When Deb Pines was writing for the New York Law Journal and one of her friends was working as a law clerk to a federal judge, the latter suggested they team up and write a legal thriller.
Pines handled research for the novel, and her friend took care of the writing. But Pines’ friend was unaccustomed to dealing with deadlines, and they kept falling behind on the work.
“We thought it was easier than it was,” Pines said.
Pines and her friend never finished the legal thriller, but as of summer 2018, Pines has self-published four murder mystery novels, one novelette and one short story about Chautauqua — most recently, Vengeance is Mine, which follows the investigation of a murder at the Chautauqua Symphony Orchestra’s annual Independence Day Pops Celebration.
All of Pines’ books chronicle the exploits of fictional Chautauquan Daily reporter and sports editor Mimi Goldman. In Vengeance is Mine, the protagonist tries to track down the killer of a filmmaker and 10:45 a.m. lecturer, as she simultaneously plans her own wedding.
Pines, who is now a copy editor at the New York Post, calls herself a “Chautauquan by marriage” via her husband’s family. They’ve been coming to the grounds together since around 1980.
Pines said she likes the “leafy, idyllic” atmosphere, or “paradise” of Chautauqua as the setting for murder mysteries.
“Sin intruding on an Edenic paradise feels like a greater trespass,” Pines told Hallie Ephron in an interview for the blog “Jungle Red Writers.” “It’s shocking. And, I think, gets readers more behind my newspaper reporter sleuth Mimi Goldman’s relentless quest for justice.”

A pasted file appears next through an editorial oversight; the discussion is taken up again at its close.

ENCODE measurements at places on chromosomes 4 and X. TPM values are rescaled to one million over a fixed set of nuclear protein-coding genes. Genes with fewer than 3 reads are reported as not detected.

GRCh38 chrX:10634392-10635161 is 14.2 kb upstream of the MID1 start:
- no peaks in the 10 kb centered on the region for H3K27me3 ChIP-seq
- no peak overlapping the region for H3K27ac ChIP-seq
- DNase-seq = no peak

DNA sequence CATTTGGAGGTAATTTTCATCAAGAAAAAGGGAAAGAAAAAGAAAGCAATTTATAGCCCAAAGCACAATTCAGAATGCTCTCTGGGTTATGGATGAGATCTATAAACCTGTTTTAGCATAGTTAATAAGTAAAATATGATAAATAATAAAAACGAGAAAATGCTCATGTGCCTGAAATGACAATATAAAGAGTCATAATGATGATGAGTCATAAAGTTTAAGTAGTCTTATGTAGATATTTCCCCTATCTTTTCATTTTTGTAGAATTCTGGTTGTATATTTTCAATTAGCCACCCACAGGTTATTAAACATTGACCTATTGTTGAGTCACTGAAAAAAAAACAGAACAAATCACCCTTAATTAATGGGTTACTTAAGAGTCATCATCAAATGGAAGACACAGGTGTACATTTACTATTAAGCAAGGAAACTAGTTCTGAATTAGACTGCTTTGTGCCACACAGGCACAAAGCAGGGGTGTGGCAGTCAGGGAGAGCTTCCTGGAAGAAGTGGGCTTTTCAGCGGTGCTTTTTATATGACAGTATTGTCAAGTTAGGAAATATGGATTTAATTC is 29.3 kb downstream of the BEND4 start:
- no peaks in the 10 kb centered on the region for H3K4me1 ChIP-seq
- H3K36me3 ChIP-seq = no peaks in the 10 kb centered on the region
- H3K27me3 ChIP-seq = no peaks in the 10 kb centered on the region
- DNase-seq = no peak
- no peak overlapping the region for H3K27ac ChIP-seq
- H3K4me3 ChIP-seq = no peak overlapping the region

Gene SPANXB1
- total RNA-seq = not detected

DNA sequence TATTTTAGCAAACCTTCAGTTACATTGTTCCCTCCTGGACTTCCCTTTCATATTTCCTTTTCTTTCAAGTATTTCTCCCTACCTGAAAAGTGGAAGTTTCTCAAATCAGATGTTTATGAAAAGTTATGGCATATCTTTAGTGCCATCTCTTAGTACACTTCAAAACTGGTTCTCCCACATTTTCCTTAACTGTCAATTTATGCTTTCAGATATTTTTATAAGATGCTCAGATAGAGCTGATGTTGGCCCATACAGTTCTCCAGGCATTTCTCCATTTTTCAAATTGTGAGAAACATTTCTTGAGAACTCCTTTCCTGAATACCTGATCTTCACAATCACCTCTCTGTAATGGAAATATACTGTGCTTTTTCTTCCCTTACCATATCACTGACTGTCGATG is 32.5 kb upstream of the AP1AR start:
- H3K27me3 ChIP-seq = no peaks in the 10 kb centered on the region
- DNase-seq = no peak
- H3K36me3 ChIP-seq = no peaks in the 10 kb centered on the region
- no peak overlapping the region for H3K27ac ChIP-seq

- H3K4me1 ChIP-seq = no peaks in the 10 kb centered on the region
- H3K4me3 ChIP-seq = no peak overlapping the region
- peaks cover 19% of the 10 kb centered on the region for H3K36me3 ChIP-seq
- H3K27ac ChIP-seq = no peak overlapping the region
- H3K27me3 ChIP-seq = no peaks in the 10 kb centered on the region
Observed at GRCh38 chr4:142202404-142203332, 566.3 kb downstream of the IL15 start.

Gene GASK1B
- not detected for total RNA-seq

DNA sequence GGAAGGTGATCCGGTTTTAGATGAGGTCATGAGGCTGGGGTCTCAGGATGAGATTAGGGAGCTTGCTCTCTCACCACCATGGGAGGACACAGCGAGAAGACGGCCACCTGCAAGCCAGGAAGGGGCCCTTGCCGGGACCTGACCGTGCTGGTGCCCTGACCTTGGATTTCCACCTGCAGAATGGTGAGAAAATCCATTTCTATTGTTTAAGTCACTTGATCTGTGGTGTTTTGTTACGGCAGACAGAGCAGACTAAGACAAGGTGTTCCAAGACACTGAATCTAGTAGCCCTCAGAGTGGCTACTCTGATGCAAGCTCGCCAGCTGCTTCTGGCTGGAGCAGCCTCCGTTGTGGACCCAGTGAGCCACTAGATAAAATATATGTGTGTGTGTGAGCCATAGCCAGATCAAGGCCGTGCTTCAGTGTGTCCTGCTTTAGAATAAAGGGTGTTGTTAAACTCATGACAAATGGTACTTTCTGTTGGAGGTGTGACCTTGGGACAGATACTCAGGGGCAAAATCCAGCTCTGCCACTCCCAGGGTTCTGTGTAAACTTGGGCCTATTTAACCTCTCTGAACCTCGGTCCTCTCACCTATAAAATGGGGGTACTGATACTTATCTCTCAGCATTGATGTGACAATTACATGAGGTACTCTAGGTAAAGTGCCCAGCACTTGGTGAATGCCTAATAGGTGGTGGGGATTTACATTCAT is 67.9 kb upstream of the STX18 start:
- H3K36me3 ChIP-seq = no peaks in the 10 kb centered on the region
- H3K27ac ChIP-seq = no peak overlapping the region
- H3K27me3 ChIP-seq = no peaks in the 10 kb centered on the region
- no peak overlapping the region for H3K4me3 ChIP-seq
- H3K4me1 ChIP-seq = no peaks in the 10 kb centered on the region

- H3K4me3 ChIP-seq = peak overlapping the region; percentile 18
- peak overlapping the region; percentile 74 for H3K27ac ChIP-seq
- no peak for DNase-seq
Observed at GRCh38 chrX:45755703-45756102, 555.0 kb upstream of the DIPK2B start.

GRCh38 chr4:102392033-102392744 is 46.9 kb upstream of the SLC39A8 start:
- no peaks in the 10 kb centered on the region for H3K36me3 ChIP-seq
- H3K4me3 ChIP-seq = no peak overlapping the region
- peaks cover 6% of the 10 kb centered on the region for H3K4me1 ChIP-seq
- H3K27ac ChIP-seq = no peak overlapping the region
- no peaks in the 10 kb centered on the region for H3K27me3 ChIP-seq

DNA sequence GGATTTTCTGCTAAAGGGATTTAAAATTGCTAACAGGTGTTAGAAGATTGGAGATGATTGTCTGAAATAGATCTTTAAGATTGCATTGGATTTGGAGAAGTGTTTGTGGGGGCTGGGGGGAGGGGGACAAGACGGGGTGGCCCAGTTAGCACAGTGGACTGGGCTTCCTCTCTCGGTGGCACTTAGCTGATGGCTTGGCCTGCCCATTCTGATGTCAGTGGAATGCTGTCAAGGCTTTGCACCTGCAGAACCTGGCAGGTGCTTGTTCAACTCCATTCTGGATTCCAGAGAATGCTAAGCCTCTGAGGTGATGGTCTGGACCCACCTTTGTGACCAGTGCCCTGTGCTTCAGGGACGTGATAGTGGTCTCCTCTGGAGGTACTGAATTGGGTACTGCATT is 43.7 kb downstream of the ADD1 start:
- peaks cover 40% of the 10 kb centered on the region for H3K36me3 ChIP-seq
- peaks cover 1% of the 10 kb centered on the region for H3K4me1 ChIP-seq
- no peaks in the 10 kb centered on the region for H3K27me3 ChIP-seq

When she started writing the books, Pines meticulously researched their subjects and ensured that every aspect of the stories was as close to Chautauquan reality as possible.
“I used to hold myself to a reporter’s standard,” Pines said.
But her husband reminded her she was writing fiction with the Chautauqua-based novels, and convinced Pines that she could consequently take some liberties with her stories.
In July 2014, Pines spoke with the Daily about her journey to self-publishing, saying she had endured “getting an agent, losing an agent, almost selling a book, not selling books, giving up and taking it back up again” before her first novel was printed.
Pines also taught a workshop that season on self-publishing, and continues to teach marketing classes at the Institution as well.
Pines said one of the most fun outcomes of self-publishing her murder mysteries, and one of the reasons she keeps churning them out, is people approaching her with ideas for new stories. If they recognize her, children as well as adults suggest new plotlines or murder locations for her books.
Many of Pines’ friends and family members have taken part-time jobs as her books’ cover designers or copy editors.
“Because I self-publish, I involve just about everyone I know,” Pines said.
Pines published In the Shadow of Death, her first Chautauqua mystery, in 2013. While she initially planned to print one addition to the series every couple years, Pines is now considering releasing one every summer if her readership continues to expand.
Pines will also be signing her books at 4 p.m. on Saturday, Sept. 1, at the Chautauqua Bookstore.
“Right now, my ideal audience is people who love Chautauqua and people who love mysteries,” Pines said. “But … I’d love to get to people who just love mysteries.”